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Totally Synthetic by Paul H. Docherty, 16 March 2010

Total Synthesis of Echinopine A

Nicolaou, Chen

K. C. Nicolaou, H. Ding, J.-A. Richard, D. Y.-K. Chen, J. Am. Chem. Soc. 2010, 132, 3815-3818.

DOI: 10.1021/ja9093988

The unique [] carbon skeleton is pretty special - apparently enough that no biological rationale is given for this work.

So I’ll get into the synthesis. The first few steps are actually very neat - KC does a CBS reduction (second step in the synthesis…) of a cyclohexenone to get an enatiomerically enriched cyclohexenol. This was then ozonolysed to get a dialdehyde, which was treated with base to get the aldol product - a cyclopentene. The remaining aldehyde was reduced to the primary alcohol, perfectly set for one of my favourite reactions - a Johnson-Claisen rearrangement.

This neat little rearrangement provided a moderate level of diastereoselectivity in the creation of a tertiary center, and left a pair of useful functional handles. Clearly dissatisfied with this result, the group tried an alternative sequence from the same alcohol, appending a conspicuous looking stannane. When treated with base, this underwent a 2,3-Wittig rearrangement to give a similar product as before, but in a far reduced yield. Importantly, though, was the increase in diastereoselectivity, boosted to a more useful 7:1.

It has to be said that elaboration to the diazo compound shown in the next scheme was fairly slow work, requiring six steps from the alcohol. However the product of the Johnson-Claisen rearrangement only needed two steps. Anyway, rhodium-catalyzed carbene formation and insertion into the exo-cyclic alkene results in a neat formation of both a cyclopentene and a cyclopropane, and as a single diastereoisomer. Quite a neat route to the desired 5,5,3-system.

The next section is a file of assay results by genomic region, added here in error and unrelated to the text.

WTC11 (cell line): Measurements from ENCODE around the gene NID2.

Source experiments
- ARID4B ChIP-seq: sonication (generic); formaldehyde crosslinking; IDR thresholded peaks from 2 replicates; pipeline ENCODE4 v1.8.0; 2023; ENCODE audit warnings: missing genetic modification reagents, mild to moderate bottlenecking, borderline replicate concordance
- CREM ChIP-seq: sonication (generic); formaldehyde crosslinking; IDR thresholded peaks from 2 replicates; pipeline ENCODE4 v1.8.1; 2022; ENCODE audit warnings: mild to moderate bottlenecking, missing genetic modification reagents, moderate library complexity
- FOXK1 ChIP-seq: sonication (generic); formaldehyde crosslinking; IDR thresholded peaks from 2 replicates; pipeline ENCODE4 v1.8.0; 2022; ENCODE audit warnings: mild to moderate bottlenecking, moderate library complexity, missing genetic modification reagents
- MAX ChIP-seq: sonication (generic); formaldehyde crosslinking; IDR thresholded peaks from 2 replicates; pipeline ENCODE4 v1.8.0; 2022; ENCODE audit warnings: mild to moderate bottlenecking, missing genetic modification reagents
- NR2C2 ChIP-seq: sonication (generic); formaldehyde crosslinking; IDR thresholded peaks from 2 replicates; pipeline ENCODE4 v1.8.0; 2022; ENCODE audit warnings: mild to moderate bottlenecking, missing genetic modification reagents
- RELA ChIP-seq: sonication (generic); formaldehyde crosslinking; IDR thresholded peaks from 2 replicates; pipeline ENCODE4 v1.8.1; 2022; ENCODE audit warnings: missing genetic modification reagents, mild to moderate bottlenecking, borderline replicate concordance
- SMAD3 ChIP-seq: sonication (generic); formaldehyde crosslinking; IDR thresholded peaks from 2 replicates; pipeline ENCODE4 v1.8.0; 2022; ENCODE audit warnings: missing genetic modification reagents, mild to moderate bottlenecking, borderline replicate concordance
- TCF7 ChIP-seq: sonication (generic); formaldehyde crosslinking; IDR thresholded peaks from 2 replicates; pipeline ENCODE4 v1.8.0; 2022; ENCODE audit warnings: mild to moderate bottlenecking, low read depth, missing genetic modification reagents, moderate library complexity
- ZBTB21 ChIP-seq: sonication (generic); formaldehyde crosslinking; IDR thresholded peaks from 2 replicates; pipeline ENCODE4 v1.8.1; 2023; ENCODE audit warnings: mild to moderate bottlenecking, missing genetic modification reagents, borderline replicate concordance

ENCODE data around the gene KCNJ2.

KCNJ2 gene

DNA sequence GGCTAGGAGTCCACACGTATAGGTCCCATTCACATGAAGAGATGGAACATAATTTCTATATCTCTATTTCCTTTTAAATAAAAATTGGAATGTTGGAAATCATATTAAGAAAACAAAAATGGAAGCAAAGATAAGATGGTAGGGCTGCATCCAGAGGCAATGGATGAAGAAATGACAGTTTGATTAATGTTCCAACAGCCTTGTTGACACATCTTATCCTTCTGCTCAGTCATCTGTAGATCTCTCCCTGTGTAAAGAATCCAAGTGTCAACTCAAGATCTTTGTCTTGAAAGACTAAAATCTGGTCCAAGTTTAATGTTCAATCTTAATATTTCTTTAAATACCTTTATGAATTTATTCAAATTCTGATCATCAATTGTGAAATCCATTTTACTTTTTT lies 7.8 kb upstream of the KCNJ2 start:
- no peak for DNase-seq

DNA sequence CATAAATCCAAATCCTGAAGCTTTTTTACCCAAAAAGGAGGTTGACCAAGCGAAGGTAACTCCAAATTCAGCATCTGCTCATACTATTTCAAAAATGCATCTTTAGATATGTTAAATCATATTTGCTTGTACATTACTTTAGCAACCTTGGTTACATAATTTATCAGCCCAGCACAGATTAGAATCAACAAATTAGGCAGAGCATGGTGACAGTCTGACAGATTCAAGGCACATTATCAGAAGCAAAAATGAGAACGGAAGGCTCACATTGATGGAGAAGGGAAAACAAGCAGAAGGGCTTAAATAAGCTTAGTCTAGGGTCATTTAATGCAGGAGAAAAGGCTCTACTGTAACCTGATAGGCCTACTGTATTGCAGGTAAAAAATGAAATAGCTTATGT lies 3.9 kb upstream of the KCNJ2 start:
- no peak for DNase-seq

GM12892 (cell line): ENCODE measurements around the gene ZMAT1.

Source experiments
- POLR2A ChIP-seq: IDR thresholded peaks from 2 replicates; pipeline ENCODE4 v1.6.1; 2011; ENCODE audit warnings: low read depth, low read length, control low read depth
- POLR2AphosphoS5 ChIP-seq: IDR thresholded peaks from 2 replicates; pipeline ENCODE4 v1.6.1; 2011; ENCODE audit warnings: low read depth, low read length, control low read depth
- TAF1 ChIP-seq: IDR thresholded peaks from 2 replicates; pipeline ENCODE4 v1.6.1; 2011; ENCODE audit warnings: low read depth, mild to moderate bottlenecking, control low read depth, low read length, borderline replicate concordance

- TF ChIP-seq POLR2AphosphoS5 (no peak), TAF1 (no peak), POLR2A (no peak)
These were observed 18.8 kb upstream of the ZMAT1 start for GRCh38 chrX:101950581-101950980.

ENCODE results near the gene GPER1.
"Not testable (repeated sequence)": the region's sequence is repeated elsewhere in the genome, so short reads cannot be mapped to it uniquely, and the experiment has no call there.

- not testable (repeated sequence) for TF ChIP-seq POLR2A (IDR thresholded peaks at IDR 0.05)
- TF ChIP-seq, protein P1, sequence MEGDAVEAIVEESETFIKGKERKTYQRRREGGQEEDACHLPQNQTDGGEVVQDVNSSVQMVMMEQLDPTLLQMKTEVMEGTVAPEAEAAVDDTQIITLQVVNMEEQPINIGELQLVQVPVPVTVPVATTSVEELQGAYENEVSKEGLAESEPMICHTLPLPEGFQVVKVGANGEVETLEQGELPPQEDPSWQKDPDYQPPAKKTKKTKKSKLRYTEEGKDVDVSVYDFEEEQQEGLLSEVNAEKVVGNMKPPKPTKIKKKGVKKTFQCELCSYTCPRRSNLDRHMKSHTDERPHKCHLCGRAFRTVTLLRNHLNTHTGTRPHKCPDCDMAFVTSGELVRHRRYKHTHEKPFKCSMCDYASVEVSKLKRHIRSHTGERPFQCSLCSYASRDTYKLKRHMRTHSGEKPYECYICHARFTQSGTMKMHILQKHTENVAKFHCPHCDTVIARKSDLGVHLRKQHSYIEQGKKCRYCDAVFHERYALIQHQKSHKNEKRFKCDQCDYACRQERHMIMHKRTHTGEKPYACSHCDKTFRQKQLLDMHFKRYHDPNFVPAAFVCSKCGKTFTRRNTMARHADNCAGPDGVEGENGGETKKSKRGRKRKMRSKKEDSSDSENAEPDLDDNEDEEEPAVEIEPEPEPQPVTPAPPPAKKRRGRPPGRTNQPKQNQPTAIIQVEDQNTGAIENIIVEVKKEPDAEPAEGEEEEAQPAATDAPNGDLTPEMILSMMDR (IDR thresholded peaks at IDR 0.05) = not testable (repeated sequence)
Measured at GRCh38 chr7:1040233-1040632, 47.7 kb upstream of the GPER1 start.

A few functional group transformations brought the group to a homoallylic alcohol, which when reduced presents a system recognisably similar to that of the target. Selectivity again went in their favour, with a new stereocenter generated entirely in the desired configuration. As close as this product seems to the natural product, there was actually quite a lot of work to do to finish the medium ring.

This started with a olefination to extend the C-7 sidehain. Reduction of an ester and the new olefin was done simultaneously using LiEt3BH, providing a terminal alcohol. A pair of oxidations then gave the group a C-1 ketone, along with an aldehyde - perfectly set for a samarium-mediated coupling. This rather powerful reaction provided the carbon-carbon bond in a rather reasonable yield (given the complexity of the system), and generated a pair of stereocenters. As it happens, both hydroxyl groups were removed shortly after this reaction, but that only describes the wealth of hydroxyl chemistry at our disposal. Unfortunately, the group had to use carcinogenic HMPA, but that seems awfully common when working with samarium diiodide.

As I said, the group had to remove the C1 hydroxyl, oxidise and then methylenate the other, and finally perform a one-carbon homologation of the sidechain - all accomplished with some efficiency in terms of yield, but again a long sequence. Coupled with the alternative routes in this paper, you can tell that this was a battle, and one in which they ultimately succeed. However, I expect we’ll see a second generation synthesis in the future, as I can’t imagine KC’s done with this target.